Z. Brown, created Isle's 1st mutual fund
By Suzanne Roig
Advertiser Staff Writer
By Suzanne Roig
Zadoc White Brown, who created the first mutual fund in Hawai'i, will be remembered for his generous contributions, his zest for helping the community on boards and commissions and his love of history.
Brown, 89, died Monday. Private services were held Wednesday at the O'ahu Cemetery, said his son, DeSoto Brown.
"My dad was one-quarter Hawaiian and was aware of both sides of his heritages," Brown said. "Because of his family background he was always interested in the the history of Hawai'i."
Brown said his father co-published his great-grandfather John Papa I'i's writings in "Fragments of Hawaiian History," a snapshot of life under the Kamehamehas published in 1963. Zadoc Brown also studied English and European history.
"While he wasn't a scholar, he was very well-read and informed of many things," Brown said. "He was aware of his position in the community and was very generous and conscious of his obligation to the community."
After retiring in the 1970s from managing the Brown Fund of Hawai'i, Zadoc Brown became involved in the community by participating on boards and commissions, Brown said. Zadoc Brown was a member of the board of directors of The Honolulu Advertiser, the Friends of 'Iolani Palace, the Hawaiian Historical Society, the Mission Houses Museum and Bishop Museum.
Thurston Twigg-Smith, former owner of The Honolulu Advertiser, said Zadoc Brown played a key role in the paper's history. In 1959, the paper was experiencing a financial crisis and Zadoc Brown came through with an infusion of cash.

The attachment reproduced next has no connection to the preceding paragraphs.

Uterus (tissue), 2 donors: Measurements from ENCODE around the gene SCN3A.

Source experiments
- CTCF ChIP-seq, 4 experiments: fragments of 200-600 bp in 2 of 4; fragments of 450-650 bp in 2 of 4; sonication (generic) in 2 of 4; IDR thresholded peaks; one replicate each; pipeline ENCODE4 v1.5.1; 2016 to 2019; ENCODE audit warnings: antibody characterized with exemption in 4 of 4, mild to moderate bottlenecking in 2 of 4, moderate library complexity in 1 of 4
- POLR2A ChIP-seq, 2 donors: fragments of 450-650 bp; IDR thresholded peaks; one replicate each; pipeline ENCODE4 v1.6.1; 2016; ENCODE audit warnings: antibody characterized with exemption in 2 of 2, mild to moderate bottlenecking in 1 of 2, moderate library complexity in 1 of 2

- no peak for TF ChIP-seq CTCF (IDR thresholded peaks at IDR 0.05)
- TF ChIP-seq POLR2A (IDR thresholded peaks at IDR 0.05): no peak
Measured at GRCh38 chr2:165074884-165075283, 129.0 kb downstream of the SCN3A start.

"He (Zadoc Brown) was at Harvard Business School when we suddenly needed a good-sized investment to acquire a key block of stock that gave us control," Twigg-Smith said via e-mail. "Without hesitation, Brown said yes and the rest is history."
Virginia Brown, Zadoc Brown's wife of 64 years, said her husband had a great sense of family and a sense of humor. "People valued his advice," she said.
Zadoc Brown is survived by his wife, Virginia; sons, Zadoc White Brown Jr., Alan Lowrey Brown and David "DeSoto" Brown; daughter, Cynthia Brown Quiesenberry; brother, Kenneth Francis Brown; six grandchildren; and two great-granddaughters.
In lieu of flowers, donations can be made to the Zadoc W. and Lawrence N. Brown Foundation that supports Hawaiian organizations and others dedicated to healthcare, education and historic preservation. Send donations to P.O. Box 3170, Honolulu, HI 96802.
DeSoto Brown said his father taught all his children to have a sense of history
"He loved the idea of knowing about history," DeSoto Brown said. "He was fascinated by history and said that it was important because of how it affected today."
Reach Suzanne Roig at email@example.com.